Each player gets a character, power, and secret super power (you can use only the secret super power once). You also start with a total of six teeth (and never less than two). The teeth let you eat more meeples (more about that later).

Turns, Points, and Runaway Meeples
On your turn you can take two actions: move, breathe, destroy, or toss a vehicle (truck).
– Move: flick your paws disc while seated. If you end up off the board, you lose a tooth AND the next player gets to place you on a corner of the board s/he chooses.
– Breathe: place your chin on your dragon while seated and blowing.
– Destroy: if your paws disc is on the sidewalk of a building, drop your dragon onto the building from no higher than seated shoulder height of the tallest player. If you miss, something bad that I forget happens (I don’t think any of us missed.) You keep any floors cleared of meeples, and they are each worth 1 pt. at the end of the game.
– Toss a vehicle: if a vehicle is in your current “neighborhood,” you can place it on top of your dragon’s head (for best results, smooth side, not the wheel edge) and flick it off.

In addition to attacking buildings, you can use vehicle tossing to attack other dragons. If you knock an opponent over, you eat one of its teeth.

There is a separate “runaway meeple” board. After every 3, 4, or 5 meeples that end up off of the board, a negative consequence happens to whoever caused the placement of the last meeple of that row/level. Usually the consequence is losing a tooth (see below) and something else (e.g. another player moves your dragon to a corner of his/her choice).

At the end of your turn, you can eat as many meeples as are in your “neighborhood,” up to a maximum of the number of teeth you have. At the end of the game, a set of six different colored meeples is worth 10 pts. Your power may also give you extra points for, e.g., having the most of a certain color of meeple.

You also get 2 pts. for each tooth you have at the end of the game.

I enjoyed this light game, but I don’t plan to plunk down $60 for it. Given the many different power and character options and physical variety in the game, I believe it has good replay value, but it’s more expensive than any of my other games (not counting expansions). It’s also on the big side, which makes it less portable.

 
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South Africa
Scotland
6
20 of 25 gamers found this helpful
“The Emperor's new boardgame”

Okay, so while no one wants to be the bad guy, and get their reviews boo’d, I feel that this game needs to hear from the voice of the opposition.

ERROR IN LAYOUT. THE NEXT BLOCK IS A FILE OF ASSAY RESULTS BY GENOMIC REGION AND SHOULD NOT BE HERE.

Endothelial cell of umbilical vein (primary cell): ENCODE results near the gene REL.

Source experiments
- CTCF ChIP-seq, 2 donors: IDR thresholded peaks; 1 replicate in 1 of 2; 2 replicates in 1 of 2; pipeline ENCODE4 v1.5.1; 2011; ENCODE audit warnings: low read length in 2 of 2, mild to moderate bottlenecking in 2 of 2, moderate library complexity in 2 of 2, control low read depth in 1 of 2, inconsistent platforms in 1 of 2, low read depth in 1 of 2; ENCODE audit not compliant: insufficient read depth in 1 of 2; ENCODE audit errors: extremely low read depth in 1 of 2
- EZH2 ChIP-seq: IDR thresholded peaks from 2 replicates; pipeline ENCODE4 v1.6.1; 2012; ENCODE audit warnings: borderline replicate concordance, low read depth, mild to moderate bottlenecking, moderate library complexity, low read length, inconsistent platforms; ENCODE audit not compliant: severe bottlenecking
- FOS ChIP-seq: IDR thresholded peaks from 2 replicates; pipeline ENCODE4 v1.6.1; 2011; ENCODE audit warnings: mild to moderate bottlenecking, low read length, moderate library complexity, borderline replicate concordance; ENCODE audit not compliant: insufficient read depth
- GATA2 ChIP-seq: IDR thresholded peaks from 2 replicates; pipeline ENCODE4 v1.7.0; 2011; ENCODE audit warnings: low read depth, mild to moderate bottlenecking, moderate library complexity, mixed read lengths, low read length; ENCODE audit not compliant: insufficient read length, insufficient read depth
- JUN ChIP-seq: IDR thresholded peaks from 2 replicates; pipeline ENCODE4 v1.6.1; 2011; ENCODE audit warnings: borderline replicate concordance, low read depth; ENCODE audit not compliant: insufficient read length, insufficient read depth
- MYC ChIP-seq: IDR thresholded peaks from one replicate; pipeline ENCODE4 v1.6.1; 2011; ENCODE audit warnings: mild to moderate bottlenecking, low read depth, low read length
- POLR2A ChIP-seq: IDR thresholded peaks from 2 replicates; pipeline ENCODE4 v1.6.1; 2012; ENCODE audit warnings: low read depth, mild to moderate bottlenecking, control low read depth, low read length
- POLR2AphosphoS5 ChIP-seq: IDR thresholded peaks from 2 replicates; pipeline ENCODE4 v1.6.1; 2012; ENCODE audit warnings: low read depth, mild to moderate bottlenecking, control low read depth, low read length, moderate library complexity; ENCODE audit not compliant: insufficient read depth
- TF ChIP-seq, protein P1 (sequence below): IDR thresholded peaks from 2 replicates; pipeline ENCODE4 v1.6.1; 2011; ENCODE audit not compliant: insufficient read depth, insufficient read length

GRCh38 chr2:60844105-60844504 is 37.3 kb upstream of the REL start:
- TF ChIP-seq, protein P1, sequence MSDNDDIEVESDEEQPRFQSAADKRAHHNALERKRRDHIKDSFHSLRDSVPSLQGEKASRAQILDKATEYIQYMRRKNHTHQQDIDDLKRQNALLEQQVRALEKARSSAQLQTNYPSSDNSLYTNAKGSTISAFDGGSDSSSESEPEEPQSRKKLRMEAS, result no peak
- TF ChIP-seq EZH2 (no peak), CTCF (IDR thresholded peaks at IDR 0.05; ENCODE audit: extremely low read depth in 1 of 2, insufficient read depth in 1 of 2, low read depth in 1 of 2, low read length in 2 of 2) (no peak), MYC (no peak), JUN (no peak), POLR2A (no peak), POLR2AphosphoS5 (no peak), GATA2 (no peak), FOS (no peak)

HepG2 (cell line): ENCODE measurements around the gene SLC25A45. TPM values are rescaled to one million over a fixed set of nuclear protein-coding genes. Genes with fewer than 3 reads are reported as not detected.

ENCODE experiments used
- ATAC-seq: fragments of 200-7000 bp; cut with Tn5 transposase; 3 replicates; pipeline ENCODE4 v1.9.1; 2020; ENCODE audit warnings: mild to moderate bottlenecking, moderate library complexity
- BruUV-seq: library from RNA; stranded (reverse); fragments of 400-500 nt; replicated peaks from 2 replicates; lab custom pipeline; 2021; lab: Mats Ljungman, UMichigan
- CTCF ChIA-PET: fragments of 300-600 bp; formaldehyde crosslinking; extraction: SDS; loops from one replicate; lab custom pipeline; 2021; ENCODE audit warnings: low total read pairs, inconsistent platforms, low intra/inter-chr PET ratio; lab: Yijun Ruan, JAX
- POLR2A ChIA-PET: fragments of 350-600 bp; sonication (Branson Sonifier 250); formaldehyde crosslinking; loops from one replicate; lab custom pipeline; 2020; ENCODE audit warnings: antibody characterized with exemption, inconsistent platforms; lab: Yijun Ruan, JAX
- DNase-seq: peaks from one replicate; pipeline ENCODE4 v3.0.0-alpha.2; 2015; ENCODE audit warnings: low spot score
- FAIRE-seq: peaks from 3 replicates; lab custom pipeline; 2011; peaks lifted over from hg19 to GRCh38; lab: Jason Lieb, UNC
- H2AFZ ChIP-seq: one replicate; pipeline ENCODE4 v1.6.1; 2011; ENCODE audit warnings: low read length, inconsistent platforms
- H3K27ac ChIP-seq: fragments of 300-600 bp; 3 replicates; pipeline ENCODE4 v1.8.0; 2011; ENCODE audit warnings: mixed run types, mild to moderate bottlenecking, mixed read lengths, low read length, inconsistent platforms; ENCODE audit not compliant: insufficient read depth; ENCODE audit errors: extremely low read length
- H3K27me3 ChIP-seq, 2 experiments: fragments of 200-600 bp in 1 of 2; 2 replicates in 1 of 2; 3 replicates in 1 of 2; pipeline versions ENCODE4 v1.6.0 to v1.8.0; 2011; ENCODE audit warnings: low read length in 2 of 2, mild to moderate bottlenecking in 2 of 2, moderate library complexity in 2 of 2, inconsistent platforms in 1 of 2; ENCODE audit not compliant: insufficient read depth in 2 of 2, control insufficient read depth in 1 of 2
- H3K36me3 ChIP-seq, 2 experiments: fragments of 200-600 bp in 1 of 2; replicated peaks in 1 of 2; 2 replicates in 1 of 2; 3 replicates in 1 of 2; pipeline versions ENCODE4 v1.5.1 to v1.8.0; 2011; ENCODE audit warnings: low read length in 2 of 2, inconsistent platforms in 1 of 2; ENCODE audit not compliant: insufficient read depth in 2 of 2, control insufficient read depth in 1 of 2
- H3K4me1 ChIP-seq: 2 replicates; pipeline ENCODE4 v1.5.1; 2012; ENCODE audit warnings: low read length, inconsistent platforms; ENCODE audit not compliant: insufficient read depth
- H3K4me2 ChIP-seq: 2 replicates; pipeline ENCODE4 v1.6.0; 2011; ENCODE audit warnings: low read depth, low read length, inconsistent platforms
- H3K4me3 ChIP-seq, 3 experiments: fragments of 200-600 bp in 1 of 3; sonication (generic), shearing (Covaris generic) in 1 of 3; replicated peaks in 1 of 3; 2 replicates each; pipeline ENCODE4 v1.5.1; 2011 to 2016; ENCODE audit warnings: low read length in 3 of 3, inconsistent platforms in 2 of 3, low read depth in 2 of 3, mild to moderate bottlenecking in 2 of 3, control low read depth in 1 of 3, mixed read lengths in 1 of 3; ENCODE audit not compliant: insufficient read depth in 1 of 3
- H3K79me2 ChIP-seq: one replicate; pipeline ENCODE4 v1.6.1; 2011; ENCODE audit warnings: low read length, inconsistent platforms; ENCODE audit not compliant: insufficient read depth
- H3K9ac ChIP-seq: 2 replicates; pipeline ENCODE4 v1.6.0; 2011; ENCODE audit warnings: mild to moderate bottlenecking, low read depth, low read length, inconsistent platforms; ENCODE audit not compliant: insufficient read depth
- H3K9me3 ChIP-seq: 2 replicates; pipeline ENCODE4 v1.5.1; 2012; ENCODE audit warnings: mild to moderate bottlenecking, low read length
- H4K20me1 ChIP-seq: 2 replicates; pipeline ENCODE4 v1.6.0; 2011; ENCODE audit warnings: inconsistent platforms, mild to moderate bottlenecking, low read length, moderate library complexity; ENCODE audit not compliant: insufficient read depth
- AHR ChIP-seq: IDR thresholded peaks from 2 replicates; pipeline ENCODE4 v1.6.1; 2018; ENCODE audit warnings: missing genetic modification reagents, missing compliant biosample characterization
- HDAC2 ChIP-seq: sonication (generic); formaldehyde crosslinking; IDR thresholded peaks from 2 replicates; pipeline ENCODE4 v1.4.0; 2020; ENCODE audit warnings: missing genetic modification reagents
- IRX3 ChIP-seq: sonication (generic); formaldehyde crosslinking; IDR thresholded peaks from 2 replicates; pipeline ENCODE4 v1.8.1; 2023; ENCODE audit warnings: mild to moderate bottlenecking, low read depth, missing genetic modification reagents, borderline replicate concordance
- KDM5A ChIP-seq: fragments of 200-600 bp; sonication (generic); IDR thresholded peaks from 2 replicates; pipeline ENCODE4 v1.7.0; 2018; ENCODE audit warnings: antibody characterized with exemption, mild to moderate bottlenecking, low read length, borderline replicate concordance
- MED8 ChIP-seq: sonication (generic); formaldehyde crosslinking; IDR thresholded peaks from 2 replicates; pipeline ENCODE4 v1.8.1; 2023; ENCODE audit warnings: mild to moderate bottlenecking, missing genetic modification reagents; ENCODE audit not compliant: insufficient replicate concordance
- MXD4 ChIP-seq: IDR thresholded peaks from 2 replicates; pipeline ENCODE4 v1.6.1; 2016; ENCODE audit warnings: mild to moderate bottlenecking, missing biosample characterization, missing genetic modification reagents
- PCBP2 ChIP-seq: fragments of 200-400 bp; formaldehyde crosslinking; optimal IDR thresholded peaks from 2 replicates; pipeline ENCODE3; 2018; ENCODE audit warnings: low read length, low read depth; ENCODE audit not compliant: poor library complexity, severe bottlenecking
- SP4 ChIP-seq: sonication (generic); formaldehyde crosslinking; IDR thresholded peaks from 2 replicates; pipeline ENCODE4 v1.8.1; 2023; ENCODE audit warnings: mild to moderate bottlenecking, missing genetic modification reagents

I think it’s fair to say that the reviews above have covered the mechanics of the game, so hopefully you’ll forgive me for not repeating everything already said, let me just get down to it.

This game is beautiful.

I had so much fun setting it up, I even sat there and put two stickers on each and every meeple so that they looked great.

When my wife and kids walked it there were all the right “oohs” and “aahs”, I even did an impromptu photo shoot.

Then we played.

It started off well enough, monsters were dropped, buildings were blown, and cars were thrown. We all had a great laugh. For about 10 minutes.

Then the repetition set in.

All of a sudden the novelty of it all just wore thin – and my kids are 6 and 11! Everything just became less fun, and once that novelty wore off, you’re left what we all found to be a pretty uninteresting and tedious game.

I promise, I really wanted to love this game. I just didn’t. Perhaps it needs to be broken out at a dinner party once my guests have a had a few bottles of wine, however personally I have no interest in playing again.

 
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4
Canada
7
2 of 5 gamers found this helpful
“Une indigestion de meeples... Critique en français!”

Nous interrompons notre programmation pour vous informer que…

QUATRE MONSTRES ONT ENVAHI MEEPLECITY!!!!

Déchaînés, ces créatures gigantesques arrachent tout sur leur passage, se lancent des véhicules et détruisent des immeubles à grands coups de pattes! Nos caméramans sur les lieux nous rapportent déjà les premières images de citoyens se faisant dévorer, c’est atroce! Journalistes, hommes d’affaire, militaires, blondes, vieillards, même les super héros… personne n’y échappe! Comme si ce n’était pas assez, les monstres semblent tous être différents, avec des pouvoirs et des habilités secrètes uniques! Impossible de trouver leurs points faibles! Le monstre ayant causé le plus de grabuge lors de son passage à MeepleCity sera déclaré grand vainqueur de cette lutte de titans!

Rampage / Terror in MeepleCity est un jeu d’action familial de type “dextérité” par Antoine Bauza et de Ludovic Maublanc publié en 2013 grâce à Repos Production! Je vous présente donc les vidéos qui vous donneront davantage d’informations!

Règles complètes:
https://www.youtube.com/watch?v=gFrpvNqFjv8

Critique personnelle:
https://www.youtube.com/watch?v=VVYfO0TmyLQ

Facebook:
https://www.facebook.com/ecoledujeu